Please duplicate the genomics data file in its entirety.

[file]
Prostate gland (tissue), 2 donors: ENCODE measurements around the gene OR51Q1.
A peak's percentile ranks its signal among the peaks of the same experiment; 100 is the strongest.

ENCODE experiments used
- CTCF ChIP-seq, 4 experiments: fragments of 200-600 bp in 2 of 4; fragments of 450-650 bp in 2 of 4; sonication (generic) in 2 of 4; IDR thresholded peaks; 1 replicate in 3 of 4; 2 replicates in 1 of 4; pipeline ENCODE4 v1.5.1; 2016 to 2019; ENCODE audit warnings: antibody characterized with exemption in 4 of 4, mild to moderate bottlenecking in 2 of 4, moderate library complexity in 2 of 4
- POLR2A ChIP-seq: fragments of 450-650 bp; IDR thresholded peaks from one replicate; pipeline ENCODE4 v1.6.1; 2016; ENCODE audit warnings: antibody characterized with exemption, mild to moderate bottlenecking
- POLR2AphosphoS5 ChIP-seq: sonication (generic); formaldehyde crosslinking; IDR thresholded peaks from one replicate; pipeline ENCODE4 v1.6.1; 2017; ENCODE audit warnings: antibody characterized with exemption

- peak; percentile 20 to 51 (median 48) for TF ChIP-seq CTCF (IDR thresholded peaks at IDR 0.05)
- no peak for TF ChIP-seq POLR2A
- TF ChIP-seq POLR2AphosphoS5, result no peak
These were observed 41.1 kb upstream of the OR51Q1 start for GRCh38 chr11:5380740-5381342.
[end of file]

Prostate gland (tissue), 2 donors: ENCODE measurements around the gene OR51Q1.
A peak's percentile ranks its signal among the peaks of the same experiment; 100 is the strongest.

ENCODE experiments used
- CTCF ChIP-seq, 4 experiments: fragments of 200-600 bp in 2 of 4; fragments of 450-650 bp in 2 of 4; sonication (generic) in 2 of 4; IDR thresholded peaks; 1 replicate in 3 of 4; 2 replicates in 1 of 4; pipeline ENCODE4 v1.5.1; 2016 to 2019; ENCODE audit warnings: antibody characterized with exemption in 4 of 4, mild to moderate bottlenecking in 2 of 4, moderate library complexity in 2 of 4
- POLR2A ChIP-seq: fragments of 450-650 bp; IDR thresholded peaks from one replicate; pipeline ENCODE4 v1.6.1; 2016; ENCODE audit warnings: antibody characterized with exemption, mild to moderate bottlenecking
- POLR2AphosphoS5 ChIP-seq: sonication (generic); formaldehyde crosslinking; IDR thresholded peaks from one replicate; pipeline ENCODE4 v1.6.1; 2017; ENCODE audit warnings: antibody characterized with exemption

- peak; percentile 20 to 51 (median 48) for TF ChIP-seq CTCF (IDR thresholded peaks at IDR 0.05)
- no peak for TF ChIP-seq POLR2A
- TF ChIP-seq POLR2AphosphoS5, result no peak
These were observed 41.1 kb upstream of the OR51Q1 start for GRCh38 chr11:5380740-5381342.